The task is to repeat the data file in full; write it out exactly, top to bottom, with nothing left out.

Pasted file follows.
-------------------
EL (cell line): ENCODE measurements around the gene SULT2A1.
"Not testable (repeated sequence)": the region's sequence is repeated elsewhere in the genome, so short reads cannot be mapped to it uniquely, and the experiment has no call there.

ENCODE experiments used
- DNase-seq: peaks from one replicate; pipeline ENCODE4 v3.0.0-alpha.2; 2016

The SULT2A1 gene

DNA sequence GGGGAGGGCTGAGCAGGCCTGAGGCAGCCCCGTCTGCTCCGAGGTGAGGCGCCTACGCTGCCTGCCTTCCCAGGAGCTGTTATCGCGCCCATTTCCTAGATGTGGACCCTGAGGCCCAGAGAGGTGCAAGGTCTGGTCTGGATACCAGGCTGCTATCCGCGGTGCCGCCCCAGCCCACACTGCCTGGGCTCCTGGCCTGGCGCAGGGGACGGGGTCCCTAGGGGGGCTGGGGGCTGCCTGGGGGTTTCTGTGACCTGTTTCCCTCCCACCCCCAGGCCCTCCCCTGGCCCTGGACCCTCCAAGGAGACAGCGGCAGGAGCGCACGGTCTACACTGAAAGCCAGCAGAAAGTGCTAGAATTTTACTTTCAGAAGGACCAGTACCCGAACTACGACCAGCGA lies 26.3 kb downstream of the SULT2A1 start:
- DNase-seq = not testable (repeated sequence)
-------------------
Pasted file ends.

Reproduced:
EL (cell line): ENCODE measurements around the gene SULT2A1.
"Not testable (repeated sequence)": the region's sequence is repeated elsewhere in the genome, so short reads cannot be mapped to it uniquely, and the experiment has no call there.

ENCODE experiments used
- DNase-seq: peaks from one replicate; pipeline ENCODE4 v3.0.0-alpha.2; 2016

The SULT2A1 gene

DNA sequence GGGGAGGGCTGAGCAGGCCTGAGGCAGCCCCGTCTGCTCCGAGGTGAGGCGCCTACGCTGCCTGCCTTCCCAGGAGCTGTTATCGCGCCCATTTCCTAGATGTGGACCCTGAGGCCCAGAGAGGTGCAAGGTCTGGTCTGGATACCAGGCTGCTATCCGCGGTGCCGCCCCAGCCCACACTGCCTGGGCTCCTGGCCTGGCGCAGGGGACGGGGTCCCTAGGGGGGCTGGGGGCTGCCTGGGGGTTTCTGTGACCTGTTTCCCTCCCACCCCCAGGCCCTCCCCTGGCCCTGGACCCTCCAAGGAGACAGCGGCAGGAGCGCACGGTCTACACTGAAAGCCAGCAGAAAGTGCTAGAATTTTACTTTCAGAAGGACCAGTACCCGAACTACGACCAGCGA lies 26.3 kb downstream of the SULT2A1 start:
- DNase-seq = not testable (repeated sequence)